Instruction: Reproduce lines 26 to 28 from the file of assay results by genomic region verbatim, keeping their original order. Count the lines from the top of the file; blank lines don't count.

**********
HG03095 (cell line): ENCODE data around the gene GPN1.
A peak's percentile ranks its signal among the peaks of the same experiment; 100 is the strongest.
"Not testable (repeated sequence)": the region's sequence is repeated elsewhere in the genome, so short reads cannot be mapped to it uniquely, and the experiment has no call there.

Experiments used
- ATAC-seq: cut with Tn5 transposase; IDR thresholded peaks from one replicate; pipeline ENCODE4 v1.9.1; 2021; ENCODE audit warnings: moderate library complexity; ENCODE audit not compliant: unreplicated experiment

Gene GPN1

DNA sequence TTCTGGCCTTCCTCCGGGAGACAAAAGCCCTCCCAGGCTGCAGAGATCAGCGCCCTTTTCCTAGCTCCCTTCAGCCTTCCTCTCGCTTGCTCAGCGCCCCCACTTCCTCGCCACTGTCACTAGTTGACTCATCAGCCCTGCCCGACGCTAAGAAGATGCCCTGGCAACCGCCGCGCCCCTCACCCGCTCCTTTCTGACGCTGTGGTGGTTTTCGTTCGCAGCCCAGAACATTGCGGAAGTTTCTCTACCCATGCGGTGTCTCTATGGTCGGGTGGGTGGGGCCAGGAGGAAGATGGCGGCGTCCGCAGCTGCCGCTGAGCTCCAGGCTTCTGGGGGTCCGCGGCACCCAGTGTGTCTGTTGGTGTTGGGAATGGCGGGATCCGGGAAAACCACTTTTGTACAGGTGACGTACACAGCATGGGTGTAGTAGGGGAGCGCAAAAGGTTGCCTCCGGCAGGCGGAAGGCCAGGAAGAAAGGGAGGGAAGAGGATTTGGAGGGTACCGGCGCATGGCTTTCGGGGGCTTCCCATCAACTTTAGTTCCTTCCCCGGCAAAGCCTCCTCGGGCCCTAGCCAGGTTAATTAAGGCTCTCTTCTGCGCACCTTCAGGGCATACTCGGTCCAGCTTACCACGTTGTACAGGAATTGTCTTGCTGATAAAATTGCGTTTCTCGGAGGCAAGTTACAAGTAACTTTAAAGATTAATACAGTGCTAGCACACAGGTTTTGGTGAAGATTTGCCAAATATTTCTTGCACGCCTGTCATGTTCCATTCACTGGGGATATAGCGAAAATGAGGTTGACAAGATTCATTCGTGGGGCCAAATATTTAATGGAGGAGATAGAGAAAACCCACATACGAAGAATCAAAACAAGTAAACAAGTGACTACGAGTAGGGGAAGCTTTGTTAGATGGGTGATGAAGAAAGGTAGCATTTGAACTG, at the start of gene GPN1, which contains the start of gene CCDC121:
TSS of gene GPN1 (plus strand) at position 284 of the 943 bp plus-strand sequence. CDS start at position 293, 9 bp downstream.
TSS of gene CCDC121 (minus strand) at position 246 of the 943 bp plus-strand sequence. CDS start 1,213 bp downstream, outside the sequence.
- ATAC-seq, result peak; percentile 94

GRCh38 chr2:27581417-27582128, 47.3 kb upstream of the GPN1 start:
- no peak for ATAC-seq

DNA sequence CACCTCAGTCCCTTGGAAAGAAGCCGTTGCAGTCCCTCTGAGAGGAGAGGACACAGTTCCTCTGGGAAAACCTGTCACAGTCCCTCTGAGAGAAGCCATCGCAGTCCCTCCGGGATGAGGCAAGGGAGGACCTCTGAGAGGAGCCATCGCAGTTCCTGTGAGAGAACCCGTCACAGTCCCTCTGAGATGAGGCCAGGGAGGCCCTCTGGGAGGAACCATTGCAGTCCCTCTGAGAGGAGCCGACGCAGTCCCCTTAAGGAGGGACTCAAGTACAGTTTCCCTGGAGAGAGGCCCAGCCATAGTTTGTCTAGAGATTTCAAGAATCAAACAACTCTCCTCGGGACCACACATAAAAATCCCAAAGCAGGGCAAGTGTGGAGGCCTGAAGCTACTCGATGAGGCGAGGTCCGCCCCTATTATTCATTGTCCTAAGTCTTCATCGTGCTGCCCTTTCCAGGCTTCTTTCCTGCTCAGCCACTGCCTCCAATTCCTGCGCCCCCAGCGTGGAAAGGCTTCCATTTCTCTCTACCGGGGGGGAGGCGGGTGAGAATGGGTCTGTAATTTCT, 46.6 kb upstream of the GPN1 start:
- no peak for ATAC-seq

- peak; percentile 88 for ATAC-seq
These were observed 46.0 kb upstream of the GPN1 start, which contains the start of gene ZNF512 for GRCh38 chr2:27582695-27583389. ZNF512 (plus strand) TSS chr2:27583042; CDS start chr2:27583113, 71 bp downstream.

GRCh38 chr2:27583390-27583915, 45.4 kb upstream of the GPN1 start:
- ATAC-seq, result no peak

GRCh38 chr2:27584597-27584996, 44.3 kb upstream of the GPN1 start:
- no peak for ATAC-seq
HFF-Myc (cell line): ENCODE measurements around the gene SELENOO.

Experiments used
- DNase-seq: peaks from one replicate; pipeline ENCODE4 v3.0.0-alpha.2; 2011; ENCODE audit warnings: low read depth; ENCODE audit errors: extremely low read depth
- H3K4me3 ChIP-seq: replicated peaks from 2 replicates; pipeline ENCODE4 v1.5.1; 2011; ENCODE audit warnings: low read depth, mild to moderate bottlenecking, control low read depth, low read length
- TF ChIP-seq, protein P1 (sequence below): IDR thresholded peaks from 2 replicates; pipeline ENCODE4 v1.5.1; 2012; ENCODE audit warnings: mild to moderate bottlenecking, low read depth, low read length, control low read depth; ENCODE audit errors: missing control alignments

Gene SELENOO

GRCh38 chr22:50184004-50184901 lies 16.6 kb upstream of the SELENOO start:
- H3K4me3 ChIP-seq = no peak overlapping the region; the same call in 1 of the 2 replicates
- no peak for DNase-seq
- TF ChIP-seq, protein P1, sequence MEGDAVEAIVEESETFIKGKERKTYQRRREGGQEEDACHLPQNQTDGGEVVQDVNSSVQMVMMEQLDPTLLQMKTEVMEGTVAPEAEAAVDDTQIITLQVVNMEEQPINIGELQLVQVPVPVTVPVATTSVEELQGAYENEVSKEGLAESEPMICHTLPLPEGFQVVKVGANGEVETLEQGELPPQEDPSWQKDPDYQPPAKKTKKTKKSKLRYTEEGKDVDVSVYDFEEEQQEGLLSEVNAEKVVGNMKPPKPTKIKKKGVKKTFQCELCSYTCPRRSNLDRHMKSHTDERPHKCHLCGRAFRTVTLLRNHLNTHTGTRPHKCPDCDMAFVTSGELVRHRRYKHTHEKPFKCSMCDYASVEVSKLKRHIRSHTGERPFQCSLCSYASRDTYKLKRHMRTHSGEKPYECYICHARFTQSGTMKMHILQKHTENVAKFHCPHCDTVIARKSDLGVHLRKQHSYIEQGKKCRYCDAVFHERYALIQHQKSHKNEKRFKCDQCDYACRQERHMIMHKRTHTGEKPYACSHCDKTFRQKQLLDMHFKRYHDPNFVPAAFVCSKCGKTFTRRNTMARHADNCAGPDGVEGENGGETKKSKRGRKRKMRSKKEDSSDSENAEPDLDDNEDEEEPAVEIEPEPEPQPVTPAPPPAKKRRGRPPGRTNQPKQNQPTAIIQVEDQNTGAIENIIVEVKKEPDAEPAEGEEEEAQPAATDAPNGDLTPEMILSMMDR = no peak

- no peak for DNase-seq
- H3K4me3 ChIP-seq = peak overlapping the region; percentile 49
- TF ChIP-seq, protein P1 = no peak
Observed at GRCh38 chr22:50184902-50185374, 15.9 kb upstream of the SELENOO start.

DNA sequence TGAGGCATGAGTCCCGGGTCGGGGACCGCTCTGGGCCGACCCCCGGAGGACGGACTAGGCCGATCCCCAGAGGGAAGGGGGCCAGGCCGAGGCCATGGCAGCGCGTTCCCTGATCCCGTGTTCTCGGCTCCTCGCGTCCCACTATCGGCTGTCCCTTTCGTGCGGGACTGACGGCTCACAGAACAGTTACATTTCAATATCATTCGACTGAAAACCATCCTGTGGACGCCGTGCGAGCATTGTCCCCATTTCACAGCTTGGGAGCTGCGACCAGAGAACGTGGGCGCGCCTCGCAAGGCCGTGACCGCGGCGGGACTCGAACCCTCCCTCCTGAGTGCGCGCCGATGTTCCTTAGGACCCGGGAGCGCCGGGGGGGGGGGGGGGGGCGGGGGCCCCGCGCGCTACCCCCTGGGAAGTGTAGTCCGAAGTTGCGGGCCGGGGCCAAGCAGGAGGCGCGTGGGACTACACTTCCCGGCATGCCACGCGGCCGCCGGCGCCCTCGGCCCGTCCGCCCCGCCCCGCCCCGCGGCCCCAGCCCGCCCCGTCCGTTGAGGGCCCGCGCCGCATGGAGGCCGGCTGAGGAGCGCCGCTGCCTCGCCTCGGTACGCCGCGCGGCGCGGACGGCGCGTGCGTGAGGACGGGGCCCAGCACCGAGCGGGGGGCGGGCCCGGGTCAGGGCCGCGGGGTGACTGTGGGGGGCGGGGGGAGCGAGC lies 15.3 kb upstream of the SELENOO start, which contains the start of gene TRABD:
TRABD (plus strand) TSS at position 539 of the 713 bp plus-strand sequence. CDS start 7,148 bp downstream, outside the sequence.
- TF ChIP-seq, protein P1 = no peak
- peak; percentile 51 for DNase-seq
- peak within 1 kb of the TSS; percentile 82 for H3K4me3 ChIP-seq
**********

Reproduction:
Gene SELENOO

GRCh38 chr22:50184004-50184901 lies 16.6 kb upstream of the SELENOO start:
- H3K4me3 ChIP-seq = no peak overlapping the region; the same call in 1 of the 2 replicates